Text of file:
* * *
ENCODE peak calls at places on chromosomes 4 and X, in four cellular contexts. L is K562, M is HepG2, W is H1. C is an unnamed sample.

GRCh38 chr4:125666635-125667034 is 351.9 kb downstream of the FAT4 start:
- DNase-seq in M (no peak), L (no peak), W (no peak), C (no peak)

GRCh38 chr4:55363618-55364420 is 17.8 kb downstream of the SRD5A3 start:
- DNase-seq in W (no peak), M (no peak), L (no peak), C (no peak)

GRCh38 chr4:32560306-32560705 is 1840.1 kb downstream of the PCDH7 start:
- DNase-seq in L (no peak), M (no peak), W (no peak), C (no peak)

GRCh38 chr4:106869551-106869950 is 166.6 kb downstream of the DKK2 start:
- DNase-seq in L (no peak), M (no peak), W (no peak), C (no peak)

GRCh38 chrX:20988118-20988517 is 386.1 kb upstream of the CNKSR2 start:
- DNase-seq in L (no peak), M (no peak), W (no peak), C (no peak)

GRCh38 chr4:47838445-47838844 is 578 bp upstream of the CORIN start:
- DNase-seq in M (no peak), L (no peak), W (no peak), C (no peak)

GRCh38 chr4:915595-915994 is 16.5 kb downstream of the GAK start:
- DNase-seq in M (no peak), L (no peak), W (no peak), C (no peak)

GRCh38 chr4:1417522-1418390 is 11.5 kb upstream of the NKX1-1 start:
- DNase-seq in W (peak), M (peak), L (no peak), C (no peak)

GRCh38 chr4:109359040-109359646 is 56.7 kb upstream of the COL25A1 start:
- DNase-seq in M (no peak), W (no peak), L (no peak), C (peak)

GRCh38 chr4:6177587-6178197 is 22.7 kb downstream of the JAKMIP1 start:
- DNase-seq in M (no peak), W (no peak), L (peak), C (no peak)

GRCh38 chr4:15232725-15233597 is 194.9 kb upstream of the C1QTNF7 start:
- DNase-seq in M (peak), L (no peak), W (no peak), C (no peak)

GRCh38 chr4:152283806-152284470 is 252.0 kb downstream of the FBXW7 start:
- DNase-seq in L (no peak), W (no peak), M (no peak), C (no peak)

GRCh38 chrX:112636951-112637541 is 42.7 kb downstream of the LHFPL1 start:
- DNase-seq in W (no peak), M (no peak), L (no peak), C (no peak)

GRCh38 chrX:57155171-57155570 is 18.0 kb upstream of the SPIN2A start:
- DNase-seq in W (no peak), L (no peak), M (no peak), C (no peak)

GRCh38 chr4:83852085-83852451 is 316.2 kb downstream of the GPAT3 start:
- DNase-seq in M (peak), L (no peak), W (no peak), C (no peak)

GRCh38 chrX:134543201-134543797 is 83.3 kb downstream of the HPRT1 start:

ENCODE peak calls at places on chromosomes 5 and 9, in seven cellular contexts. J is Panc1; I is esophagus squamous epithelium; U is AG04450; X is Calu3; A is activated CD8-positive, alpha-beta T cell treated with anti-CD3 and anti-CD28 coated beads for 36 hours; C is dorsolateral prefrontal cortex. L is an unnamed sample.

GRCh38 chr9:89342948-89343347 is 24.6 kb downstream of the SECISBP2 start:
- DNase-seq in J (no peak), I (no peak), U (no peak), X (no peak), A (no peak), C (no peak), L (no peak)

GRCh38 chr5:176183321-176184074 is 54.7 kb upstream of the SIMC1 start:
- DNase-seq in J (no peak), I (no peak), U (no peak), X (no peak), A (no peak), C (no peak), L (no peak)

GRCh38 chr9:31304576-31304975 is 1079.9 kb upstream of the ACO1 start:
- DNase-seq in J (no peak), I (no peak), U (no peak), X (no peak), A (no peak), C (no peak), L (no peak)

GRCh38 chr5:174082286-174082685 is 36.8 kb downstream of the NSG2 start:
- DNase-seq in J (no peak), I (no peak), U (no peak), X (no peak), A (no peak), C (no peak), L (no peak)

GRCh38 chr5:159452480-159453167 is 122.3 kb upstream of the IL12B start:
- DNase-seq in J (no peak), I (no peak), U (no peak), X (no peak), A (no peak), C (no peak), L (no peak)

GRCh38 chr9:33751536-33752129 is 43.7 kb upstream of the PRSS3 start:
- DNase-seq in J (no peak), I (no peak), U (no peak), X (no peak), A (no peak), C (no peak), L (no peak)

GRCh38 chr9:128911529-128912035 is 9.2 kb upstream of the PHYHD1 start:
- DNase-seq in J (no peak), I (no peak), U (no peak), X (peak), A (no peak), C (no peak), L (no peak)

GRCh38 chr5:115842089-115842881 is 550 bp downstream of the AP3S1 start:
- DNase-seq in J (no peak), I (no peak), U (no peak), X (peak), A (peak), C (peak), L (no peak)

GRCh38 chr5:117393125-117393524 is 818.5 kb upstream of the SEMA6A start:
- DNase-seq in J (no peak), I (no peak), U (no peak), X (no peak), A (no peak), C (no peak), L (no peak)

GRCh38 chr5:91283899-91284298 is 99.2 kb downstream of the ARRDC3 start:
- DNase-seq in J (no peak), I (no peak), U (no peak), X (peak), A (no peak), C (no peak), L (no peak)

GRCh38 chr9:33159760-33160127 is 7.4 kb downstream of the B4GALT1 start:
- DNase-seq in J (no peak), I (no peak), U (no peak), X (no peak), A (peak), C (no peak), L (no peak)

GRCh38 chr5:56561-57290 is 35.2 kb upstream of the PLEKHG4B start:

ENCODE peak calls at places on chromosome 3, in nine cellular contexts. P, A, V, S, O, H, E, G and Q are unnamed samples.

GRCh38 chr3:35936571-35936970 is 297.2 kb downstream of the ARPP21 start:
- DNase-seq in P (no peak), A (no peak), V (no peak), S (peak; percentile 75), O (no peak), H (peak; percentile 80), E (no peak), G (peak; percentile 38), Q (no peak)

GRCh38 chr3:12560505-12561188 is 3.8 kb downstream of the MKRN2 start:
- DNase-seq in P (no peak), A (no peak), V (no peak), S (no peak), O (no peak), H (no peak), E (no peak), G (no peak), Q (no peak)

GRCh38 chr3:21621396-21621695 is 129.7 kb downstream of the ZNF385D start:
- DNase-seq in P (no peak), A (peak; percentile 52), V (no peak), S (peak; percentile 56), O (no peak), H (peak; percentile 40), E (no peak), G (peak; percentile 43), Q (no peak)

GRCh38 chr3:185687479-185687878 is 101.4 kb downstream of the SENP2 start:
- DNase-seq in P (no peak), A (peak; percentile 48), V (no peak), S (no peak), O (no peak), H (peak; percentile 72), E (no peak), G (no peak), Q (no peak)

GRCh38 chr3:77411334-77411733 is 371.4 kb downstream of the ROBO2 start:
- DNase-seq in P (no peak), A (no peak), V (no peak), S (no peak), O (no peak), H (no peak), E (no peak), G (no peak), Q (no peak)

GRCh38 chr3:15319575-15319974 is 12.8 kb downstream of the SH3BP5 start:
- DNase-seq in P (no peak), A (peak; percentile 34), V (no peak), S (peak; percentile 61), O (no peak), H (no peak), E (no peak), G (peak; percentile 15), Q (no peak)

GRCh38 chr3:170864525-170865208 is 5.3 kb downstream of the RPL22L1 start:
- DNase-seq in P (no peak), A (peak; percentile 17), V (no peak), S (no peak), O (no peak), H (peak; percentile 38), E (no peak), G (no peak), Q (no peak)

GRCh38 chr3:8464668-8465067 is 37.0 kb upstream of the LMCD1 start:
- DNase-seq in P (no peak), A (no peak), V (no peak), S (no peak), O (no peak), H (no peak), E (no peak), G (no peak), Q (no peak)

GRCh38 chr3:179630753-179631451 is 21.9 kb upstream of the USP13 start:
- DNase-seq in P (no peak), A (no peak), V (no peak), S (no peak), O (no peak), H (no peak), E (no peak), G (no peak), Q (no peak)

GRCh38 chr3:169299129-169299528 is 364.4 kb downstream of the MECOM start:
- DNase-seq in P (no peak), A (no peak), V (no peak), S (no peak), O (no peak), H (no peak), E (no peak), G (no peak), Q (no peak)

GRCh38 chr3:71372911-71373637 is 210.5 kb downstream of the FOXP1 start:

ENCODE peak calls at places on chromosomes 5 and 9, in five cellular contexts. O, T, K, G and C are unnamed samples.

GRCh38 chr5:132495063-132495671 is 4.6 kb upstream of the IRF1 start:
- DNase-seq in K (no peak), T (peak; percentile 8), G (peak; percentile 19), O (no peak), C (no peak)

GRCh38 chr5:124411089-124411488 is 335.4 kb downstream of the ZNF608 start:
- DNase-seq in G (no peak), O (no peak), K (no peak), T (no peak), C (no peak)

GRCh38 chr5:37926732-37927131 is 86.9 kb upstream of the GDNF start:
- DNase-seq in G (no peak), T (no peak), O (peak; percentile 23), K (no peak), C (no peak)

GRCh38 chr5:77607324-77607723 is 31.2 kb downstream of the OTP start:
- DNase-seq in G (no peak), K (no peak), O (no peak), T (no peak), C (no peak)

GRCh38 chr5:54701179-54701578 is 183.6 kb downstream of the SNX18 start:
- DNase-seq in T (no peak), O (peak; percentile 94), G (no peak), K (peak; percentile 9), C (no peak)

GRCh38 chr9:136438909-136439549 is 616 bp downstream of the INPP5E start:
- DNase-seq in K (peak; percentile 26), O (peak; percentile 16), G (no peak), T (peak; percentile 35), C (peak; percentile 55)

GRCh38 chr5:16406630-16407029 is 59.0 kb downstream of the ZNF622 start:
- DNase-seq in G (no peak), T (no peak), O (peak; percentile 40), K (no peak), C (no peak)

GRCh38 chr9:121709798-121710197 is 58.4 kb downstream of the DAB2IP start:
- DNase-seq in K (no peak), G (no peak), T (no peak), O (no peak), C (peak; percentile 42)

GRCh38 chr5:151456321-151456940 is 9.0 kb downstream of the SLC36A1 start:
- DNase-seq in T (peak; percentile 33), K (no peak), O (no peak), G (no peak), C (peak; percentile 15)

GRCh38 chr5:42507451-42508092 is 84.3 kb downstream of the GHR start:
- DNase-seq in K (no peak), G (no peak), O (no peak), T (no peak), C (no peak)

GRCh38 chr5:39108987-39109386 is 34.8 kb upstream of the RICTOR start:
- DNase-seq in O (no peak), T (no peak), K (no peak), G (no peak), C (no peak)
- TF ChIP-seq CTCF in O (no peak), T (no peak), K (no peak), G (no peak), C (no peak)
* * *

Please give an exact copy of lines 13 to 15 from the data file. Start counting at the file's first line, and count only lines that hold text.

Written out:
- DNase-seq in M (no peak), L (no peak), W (no peak), C (no peak)

GRCh38 chr4:915595-915994 is 16.5 kb downstream of the GAK start:
- DNase-seq in M (no peak), L (no peak), W (no peak), C (no peak)